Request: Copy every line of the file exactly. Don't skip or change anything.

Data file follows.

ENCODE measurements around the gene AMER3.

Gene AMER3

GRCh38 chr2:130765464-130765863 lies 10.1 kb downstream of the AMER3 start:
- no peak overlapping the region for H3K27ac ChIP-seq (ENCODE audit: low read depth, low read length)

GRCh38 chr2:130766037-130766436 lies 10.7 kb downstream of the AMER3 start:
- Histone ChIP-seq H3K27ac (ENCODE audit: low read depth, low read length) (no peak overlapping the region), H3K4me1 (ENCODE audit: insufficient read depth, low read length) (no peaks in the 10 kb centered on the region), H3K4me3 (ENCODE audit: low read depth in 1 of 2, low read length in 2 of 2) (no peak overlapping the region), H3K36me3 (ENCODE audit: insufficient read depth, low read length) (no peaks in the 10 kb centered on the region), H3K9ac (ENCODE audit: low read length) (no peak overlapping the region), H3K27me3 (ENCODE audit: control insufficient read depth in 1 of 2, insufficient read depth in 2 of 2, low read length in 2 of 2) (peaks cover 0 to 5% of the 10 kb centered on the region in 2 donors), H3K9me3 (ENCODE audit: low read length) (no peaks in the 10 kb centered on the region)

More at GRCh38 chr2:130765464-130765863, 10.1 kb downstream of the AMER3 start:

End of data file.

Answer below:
ENCODE measurements around the gene AMER3.

Gene AMER3

GRCh38 chr2:130765464-130765863 lies 10.1 kb downstream of the AMER3 start:
- no peak overlapping the region for H3K27ac ChIP-seq (ENCODE audit: low read depth, low read length)

GRCh38 chr2:130766037-130766436 lies 10.7 kb downstream of the AMER3 start:
- Histone ChIP-seq H3K27ac (ENCODE audit: low read depth, low read length) (no peak overlapping the region), H3K4me1 (ENCODE audit: insufficient read depth, low read length) (no peaks in the 10 kb centered on the region), H3K4me3 (ENCODE audit: low read depth in 1 of 2, low read length in 2 of 2) (no peak overlapping the region), H3K36me3 (ENCODE audit: insufficient read depth, low read length) (no peaks in the 10 kb centered on the region), H3K9ac (ENCODE audit: low read length) (no peak overlapping the region), H3K27me3 (ENCODE audit: control insufficient read depth in 1 of 2, insufficient read depth in 2 of 2, low read length in 2 of 2) (peaks cover 0 to 5% of the 10 kb centered on the region in 2 donors), H3K9me3 (ENCODE audit: low read length) (no peaks in the 10 kb centered on the region)

More at GRCh38 chr2:130765464-130765863, 10.1 kb downstream of the AMER3 start: